THE GILBOA FOREST
Oct. 10, 1996
On the Rocks
The Woodstock Times
Updated by Robert and Johanna Titus
It’s autumn and once again the leaves are in color. This annual event has not always been. Autumn color is a characteristic of today’s advanced deciduous trees, but there was a time when the world’s forests were composed only of the most primitive plants. In fact, there was a time when there were no forests at all. We New York State paleontologists get to see the transition from a world without forests to one with them. We have very old terrestrial deposits here, Silurian in age, which have no fossil trees at all. Then there are the Devonian age Catskill red sandstones. They are only about 40 million years younger, but they have a great abundance of fossil trees. During the interval, trees evolved and spread out across the Earth as the first forests.
Fossil trees this old are extremely rare, but you can go see some of them yourself, and enjoy a fine autumn drive at the same time. Take Rte. 28 to 42 from Shandaken to Lexington. Then take Rt. 23A west until you reach Grand Gorge. Take Rt. 30 north 2.8 miles and turn right. Go downhill another 1.2 miles and you will reach Schoharie Creek where it passes through the village of Gilboa. Just before the bridge is a little park with seven fine fossil tree trunks. This humble site is one of the world’s most famous fossil locations, the Gilboa forest.
Early reconstruction of Gilboa Forest
The Gilboa forest was discovered after the terrible Schoharie Creek floods of late 1869. Extensive erosion along the river ripped through the soft shales and exposed a number of fossil tree stumps. The discovery caused quite a stir and well it should have. This was the oldest known fossil forest; before them nobody had ever guessed that trees were this ancient.
It got better in the early 1920’s. Excavations for the Schoharie Reservoir revealed about 200 more fossil stumps. The trees in the little park were among these. The famous Gilboa fossils offer us a rare view of what forest ecology was like very early in its history. Gilboa was forest of trees, most of them called progymnosperms. In common terms that means that these were essentially very big fern-like trees with tall wood stems (trunks). In time they would evolve into today’s common cone-bearing trees, called gymnosperms.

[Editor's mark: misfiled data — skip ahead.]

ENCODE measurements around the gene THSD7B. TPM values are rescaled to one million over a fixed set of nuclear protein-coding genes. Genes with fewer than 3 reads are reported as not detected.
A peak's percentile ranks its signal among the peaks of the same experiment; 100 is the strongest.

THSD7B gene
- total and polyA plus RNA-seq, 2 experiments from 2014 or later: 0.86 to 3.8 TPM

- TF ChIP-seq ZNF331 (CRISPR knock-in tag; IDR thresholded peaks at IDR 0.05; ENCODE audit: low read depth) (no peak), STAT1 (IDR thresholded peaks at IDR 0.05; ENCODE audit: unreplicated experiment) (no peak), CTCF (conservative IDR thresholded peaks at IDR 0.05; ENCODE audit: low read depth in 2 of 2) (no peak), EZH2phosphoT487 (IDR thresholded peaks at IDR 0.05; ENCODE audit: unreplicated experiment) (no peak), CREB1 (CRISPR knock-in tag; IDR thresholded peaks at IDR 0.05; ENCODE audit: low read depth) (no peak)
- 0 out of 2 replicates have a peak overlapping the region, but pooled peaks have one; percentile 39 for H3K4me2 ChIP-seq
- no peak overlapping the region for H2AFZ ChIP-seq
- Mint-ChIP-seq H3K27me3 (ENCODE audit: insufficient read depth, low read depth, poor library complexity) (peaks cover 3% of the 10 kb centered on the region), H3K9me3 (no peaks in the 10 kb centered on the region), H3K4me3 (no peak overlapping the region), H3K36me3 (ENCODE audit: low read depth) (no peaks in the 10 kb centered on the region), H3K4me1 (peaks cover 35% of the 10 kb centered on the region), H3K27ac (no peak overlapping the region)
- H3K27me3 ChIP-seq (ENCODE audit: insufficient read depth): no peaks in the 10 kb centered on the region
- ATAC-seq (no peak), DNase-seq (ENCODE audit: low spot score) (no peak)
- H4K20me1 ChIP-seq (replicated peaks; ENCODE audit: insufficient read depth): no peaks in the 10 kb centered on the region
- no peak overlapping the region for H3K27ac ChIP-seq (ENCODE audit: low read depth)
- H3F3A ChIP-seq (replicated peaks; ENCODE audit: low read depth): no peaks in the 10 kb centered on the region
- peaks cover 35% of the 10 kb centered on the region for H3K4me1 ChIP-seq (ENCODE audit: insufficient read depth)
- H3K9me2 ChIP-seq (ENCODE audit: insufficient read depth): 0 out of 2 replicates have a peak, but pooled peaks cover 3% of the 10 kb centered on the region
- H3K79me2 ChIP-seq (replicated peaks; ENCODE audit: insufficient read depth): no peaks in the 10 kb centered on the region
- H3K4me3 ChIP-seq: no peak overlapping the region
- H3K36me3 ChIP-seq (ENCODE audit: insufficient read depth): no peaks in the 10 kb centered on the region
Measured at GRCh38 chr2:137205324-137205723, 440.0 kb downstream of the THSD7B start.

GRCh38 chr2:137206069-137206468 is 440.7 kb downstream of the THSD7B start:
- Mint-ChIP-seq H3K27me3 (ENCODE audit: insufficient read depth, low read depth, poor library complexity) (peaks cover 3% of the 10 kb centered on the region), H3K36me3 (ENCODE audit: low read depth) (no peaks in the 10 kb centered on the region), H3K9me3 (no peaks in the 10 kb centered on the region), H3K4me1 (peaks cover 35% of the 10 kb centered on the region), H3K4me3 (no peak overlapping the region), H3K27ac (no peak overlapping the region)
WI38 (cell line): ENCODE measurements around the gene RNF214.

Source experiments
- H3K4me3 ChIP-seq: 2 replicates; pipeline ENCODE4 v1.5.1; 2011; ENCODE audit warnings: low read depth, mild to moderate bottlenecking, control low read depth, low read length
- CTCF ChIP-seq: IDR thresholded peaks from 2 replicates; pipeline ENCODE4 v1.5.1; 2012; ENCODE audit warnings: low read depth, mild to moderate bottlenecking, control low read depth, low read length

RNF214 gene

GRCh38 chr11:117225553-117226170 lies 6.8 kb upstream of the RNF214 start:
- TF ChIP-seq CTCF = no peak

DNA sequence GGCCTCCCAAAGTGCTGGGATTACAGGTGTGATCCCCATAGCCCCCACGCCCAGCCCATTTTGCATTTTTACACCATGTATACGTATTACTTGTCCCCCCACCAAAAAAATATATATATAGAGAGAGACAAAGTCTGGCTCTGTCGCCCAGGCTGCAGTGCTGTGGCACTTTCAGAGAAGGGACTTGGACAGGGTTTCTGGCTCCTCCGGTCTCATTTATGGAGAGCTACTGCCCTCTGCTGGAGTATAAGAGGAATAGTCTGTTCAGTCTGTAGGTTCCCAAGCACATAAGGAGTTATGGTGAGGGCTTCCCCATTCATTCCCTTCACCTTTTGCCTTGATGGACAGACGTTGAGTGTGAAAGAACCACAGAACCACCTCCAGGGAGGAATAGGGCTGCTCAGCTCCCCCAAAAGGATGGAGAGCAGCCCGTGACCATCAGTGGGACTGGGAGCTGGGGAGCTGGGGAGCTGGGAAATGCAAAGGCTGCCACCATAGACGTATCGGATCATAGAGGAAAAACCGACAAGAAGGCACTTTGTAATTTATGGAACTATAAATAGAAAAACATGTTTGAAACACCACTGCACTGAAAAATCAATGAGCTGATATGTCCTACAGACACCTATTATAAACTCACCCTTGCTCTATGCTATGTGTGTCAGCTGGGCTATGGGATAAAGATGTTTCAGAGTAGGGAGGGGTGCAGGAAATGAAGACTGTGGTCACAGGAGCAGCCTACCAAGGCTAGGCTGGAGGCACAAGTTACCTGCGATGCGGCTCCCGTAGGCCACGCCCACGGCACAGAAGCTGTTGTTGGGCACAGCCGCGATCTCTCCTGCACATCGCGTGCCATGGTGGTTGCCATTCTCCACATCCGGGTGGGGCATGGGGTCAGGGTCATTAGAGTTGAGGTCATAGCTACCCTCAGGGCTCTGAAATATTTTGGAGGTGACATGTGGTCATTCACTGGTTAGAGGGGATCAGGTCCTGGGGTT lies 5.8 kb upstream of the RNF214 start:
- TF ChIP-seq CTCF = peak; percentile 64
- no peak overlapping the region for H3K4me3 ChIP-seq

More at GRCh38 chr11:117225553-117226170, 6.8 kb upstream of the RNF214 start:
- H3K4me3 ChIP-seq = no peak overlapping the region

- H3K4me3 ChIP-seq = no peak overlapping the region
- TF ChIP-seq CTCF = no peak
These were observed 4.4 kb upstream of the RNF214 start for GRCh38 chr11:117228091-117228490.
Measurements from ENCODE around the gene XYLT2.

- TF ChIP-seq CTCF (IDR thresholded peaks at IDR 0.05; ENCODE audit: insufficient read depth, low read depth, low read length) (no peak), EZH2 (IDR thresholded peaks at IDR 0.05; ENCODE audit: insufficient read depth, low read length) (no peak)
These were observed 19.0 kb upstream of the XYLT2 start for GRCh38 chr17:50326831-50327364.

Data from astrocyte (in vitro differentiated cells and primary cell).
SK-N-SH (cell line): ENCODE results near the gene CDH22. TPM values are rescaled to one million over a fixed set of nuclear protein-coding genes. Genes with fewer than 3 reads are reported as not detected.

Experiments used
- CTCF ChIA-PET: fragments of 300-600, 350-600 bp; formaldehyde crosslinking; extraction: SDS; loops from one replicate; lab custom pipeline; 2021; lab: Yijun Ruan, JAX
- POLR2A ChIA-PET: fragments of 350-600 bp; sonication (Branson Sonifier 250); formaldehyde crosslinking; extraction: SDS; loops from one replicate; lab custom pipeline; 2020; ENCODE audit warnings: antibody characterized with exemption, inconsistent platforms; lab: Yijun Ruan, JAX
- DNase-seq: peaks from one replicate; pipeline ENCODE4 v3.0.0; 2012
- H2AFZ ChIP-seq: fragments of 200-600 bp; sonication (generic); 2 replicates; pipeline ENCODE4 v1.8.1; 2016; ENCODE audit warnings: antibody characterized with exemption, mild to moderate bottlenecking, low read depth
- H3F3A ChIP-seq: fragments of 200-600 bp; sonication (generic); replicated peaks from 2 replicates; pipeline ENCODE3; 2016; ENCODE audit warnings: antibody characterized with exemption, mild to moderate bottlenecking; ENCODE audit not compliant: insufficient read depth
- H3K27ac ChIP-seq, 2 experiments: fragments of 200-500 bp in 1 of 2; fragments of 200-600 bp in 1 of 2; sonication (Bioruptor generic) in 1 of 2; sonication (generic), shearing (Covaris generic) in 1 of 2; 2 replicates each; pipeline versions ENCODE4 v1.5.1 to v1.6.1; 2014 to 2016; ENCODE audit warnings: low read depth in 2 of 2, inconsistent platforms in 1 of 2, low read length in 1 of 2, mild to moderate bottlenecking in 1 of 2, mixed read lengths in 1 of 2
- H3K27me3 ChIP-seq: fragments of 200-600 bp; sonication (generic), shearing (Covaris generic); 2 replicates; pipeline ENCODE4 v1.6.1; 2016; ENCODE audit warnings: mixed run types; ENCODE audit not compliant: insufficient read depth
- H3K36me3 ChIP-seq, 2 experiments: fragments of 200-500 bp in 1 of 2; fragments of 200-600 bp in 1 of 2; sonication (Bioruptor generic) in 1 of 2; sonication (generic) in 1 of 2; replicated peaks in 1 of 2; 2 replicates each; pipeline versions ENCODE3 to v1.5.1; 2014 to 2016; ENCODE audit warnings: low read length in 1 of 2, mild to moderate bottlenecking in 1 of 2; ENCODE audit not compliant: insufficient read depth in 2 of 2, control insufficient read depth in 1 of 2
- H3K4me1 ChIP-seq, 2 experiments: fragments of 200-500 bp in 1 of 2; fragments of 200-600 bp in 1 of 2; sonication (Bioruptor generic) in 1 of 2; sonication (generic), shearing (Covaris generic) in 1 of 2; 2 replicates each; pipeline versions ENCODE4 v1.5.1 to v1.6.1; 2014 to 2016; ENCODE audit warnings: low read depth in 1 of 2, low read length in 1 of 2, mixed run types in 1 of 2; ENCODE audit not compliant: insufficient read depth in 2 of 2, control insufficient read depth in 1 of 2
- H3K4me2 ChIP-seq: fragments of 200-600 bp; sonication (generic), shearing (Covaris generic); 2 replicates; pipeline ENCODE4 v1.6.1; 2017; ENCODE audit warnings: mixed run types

Beneath the trees was simple ecology of even more primitive plants. Hiding among them was an animal ecology of simple arthropods. These were an abundance of centipedes, millipedes, and simple insects, along with many truly exotic creatures. One of note is that Gilboa is the home of some of the oldest known fossil spiders. This is certainly a peculiar, but truly remarkable distinction for a small town. Spiders are among the most abundant and successful groups of invertebrates on the planet and some of the oldest one are from right here!
There are ironies in the story of Gilboa. The trees are a metaphor for the great cycles of time. They grew not along the Schoharie, but along some ancient nameless stream of the old Catskill Delta. They were long ago buried in the muds of a long-forgotten flood. There must be a story here: What kind of flood was this? How bad was it? There is no answering such questions. For hundreds of millions of years, they lay entombed in those flood sediments. During that time, they hardened into rock. If it was floodwaters which buried them then it would be flood waters which would release them. These trees of stone lay in wait for the day when another awful flood would bring them back to the light. The last irony came when so many of them were once again submerged in the waters of the Schoharie Reservoir.
Contact the authors at firstname.lastname@example.org. Join their facebook page “The Catskill Geologist.”